Dark Magus

Book Review by Willard Manus

DARK MAGUS'S subtitle, The Jekyll and Hyde Life of Miles Davis, tells a lot about the volume under review. Written by Miles' son Gregory Davis (with Les Sussman), the biography of one of the jazz world's greatest trumpeters is a fascinating, if chilling story. As much as one loves Miles's trumpet playing, his daring spirit as an artist and innovator, it was hard to like the man himself, even when he was on his best behavior.

"I have neither glorified nor demeaned him here," says Gregory Davis in his intro. "I've tried to honestly show both his best side and his darkest side. Hopefully, this account will present a truer picture of a larger-than-life individual, a complex yet simplistic man with enviable strength and talents, but also with overwhelming human frailties.

"Miles was a man who inspired an international community of music lovers to appreciate, emulate, and even to revere him. Yet his genius never equipped him to develop the personal, familial and social skills that most of us take for granted."

The author sketches Miles's origins: born to successful but tough, overbearing parents who acted like drill instructors around the house. Miles grew up "shy and moody, aloof and introspective...He loved sports, clothes and cars--in just about that order."

Under the tutelage of an East St. Louis music teacher and horn player named Elwood Buchanan, Miles started on the trumpet at an early age, pretty much copying Buchanan's sound and vibrato-less technique--a middle-register approach, emphasis on tone. "My father loved that sound," Gregory Davis writes, "and gradually evolved it into the unique and distinctive style that helped make him famous--the Miles Davis trademark, super stingy chord structures, middle-register pitch, spatial phrases and hanging notes."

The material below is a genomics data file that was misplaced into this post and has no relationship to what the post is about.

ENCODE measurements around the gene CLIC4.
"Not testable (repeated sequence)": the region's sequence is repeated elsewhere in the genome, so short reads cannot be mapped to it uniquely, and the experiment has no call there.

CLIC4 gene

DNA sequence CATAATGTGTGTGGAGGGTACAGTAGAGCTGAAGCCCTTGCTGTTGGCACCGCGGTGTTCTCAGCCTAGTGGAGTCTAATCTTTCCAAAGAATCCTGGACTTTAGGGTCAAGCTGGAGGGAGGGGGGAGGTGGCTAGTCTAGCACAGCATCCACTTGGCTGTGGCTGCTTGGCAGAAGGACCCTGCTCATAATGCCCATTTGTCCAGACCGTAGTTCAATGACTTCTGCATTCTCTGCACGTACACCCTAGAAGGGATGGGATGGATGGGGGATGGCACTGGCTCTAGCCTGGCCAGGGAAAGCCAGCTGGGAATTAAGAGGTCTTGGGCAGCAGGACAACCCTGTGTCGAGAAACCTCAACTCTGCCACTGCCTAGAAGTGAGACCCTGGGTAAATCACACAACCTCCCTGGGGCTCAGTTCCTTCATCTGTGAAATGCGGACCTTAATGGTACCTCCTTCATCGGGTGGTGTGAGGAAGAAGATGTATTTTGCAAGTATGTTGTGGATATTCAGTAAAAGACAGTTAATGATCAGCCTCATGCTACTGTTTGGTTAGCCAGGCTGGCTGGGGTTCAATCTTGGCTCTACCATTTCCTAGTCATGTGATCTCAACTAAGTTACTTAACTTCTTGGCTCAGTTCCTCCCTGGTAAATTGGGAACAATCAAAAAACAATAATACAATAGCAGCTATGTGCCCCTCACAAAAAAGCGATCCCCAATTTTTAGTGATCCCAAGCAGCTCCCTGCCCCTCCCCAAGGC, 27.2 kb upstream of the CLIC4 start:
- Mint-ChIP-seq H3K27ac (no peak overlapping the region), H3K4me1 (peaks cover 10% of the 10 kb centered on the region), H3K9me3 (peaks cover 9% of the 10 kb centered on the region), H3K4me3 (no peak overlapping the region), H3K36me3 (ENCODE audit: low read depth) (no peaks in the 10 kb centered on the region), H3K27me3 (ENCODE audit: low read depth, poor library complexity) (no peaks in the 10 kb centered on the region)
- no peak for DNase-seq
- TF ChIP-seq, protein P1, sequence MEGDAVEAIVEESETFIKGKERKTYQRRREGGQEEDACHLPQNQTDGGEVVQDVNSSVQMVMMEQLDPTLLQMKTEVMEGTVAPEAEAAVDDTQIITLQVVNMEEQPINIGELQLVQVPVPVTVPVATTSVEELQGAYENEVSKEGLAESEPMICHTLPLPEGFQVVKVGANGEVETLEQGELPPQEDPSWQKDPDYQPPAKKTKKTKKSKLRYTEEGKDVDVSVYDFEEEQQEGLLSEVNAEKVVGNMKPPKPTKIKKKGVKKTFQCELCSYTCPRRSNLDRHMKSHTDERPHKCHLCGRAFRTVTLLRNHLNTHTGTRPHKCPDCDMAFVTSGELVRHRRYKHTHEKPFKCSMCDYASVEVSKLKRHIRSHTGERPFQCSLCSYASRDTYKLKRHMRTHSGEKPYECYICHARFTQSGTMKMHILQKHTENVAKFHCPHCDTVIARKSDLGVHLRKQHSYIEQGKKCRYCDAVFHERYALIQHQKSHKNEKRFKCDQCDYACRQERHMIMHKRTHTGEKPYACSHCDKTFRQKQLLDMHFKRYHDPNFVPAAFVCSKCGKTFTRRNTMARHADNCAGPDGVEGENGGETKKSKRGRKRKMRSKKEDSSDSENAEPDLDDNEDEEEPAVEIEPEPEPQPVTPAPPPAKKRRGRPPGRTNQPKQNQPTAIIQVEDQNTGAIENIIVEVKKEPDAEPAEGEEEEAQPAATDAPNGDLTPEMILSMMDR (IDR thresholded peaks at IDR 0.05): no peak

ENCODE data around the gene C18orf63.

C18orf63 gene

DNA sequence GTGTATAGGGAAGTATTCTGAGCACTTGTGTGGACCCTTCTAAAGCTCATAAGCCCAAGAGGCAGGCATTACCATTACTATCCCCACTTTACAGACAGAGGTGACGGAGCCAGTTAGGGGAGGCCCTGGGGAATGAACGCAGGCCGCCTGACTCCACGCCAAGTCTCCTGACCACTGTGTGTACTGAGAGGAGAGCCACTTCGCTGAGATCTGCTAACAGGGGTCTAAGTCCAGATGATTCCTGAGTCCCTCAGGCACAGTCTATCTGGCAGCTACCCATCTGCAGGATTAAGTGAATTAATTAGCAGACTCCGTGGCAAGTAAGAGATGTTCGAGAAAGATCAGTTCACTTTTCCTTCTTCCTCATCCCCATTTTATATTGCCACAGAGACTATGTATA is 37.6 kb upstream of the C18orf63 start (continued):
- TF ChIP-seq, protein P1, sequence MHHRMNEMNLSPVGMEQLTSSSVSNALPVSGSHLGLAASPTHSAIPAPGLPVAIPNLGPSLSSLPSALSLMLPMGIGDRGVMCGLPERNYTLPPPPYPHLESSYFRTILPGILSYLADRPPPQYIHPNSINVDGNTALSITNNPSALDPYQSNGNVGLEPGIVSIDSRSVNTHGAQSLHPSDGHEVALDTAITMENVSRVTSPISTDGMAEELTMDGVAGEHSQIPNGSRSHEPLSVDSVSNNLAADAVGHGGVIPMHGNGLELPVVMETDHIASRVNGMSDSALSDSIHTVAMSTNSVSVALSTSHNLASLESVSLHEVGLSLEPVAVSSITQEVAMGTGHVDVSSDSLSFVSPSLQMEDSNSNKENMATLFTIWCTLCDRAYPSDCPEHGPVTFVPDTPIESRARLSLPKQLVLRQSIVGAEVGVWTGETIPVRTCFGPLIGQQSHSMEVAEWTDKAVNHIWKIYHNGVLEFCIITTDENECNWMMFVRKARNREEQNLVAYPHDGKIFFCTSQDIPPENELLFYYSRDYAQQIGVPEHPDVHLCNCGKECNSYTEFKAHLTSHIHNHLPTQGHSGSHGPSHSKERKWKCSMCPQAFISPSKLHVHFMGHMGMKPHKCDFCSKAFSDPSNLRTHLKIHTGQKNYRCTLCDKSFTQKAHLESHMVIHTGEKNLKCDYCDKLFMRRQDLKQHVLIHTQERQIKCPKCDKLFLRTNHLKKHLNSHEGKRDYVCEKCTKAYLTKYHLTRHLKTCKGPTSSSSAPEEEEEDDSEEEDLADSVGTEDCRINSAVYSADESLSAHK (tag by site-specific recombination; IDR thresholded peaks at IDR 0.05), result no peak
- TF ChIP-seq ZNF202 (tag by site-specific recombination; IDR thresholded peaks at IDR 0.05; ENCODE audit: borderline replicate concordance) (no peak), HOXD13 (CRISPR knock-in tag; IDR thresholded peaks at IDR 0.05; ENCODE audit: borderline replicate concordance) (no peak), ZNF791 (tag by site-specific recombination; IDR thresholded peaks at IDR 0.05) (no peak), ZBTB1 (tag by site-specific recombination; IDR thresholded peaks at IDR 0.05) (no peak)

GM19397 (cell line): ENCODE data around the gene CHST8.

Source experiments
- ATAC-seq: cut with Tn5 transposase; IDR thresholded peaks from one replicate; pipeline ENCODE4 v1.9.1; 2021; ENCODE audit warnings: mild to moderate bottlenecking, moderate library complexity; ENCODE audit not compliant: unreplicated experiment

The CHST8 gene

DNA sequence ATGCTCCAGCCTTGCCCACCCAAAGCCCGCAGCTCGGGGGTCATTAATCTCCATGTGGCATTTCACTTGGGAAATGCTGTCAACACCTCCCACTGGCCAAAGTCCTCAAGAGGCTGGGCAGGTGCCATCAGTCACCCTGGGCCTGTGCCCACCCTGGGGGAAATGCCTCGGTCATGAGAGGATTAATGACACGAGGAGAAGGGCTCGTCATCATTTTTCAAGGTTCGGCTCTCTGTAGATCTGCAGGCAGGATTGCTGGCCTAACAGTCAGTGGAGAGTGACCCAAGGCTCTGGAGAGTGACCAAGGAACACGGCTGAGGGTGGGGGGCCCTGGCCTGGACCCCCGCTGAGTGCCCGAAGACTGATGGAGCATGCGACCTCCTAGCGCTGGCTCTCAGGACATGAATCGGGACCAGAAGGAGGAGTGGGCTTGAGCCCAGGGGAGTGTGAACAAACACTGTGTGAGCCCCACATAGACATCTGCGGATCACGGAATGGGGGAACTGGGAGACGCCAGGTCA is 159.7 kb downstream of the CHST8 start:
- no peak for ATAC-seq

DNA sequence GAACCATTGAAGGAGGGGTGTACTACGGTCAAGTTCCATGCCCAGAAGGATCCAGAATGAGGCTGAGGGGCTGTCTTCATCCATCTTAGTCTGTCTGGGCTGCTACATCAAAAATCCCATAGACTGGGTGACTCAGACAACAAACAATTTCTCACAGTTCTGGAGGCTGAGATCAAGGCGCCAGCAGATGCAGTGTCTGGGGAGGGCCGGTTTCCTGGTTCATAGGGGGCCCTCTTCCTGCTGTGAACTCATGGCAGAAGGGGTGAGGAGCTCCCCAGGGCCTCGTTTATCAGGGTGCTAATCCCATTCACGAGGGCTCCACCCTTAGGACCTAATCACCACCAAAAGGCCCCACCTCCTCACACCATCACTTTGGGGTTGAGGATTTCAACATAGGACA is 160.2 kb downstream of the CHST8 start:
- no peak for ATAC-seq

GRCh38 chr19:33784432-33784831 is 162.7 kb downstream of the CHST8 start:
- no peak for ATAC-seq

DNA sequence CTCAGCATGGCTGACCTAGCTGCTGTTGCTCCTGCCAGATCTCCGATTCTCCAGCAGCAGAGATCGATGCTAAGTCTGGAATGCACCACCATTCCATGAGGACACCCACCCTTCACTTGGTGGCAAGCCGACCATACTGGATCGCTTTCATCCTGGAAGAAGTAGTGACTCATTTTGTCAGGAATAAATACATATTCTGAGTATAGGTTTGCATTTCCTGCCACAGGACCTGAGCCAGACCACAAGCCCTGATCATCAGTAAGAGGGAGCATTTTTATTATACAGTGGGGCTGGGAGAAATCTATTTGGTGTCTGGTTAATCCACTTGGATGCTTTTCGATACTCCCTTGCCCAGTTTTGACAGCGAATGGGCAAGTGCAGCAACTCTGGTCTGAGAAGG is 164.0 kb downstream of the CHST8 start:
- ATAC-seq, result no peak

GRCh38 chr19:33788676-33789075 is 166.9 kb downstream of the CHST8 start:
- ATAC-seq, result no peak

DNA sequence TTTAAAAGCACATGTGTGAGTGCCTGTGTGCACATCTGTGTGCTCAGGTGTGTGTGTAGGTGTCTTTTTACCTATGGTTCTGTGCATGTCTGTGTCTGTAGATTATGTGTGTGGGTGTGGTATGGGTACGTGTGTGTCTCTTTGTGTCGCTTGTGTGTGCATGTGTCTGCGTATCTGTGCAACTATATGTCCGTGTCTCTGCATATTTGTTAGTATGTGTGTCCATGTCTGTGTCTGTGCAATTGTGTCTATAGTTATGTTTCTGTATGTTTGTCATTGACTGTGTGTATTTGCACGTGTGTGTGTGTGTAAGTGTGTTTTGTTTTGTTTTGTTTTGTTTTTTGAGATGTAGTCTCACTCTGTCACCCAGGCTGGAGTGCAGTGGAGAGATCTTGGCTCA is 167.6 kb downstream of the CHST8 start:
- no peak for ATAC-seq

Another early influence was Clark Terry, St. Louis's leading trumpet player. Terry was tough to please, though. When, at Buchanan's urging, he first heard Miles play, he said, "He's okay for a kid, but nothing to write home about."

Two years later Terry changed his mind about Miles and began taking him to clubs and studio sessions. He also tightened up his technique and introduced him to the flugelhorn, an instrument Miles began to excel in. "That little mothafucka's got balls," Terry admitted.

Terry has contributed a foreword to the book. "Miles wasn't a saint," he writes. "I can tell you that much because I knew him for a long, long time. But he was also a great man and I miss him very much."

After a short stint with the Billy Eckstine band, Miles split for New York at age eighteen and enrolled in Juilliard, only to become disillusioned with the school, which he denounced as "just another bigoted institution, promoting the concept of Anglo-Saxon superiority to middle-class Americans in general amd to the people called Negroes in particular." His real education came in listening to such musicians as Dizzy Gillespie, Thelonius Monk, Charlie Parker, Bud Powell and Max Roach, to name but a few. He also became close to a talented but little-known trumpeter, Freddie Webster, "one of the baddest dudes ever to pick up a horn."

It wasn't long before Miles blew his way to the forefront of the modern jazz scene, a position he held over the next twenty years, thanks to his phenomenal talent, ever-daring experimentation

and ferocious work habits. Fame, money and power followed, but they didn't bring peace and happiness to this deeply flawed man. Drugs, busted marriages and feuds with friends, jazz critics and family (including Gregory Davis, whom he cut out of his will) messed up his personal life, but through it all he kept playing, painting (his oils were first-rate), cooking, boxing, driving fast cars and battling racism.

"I think he always sought the equilibrium of normalcy in his life but was never able to find it," the author sums up. "He was just using up too much energy by burning the candle at both ends."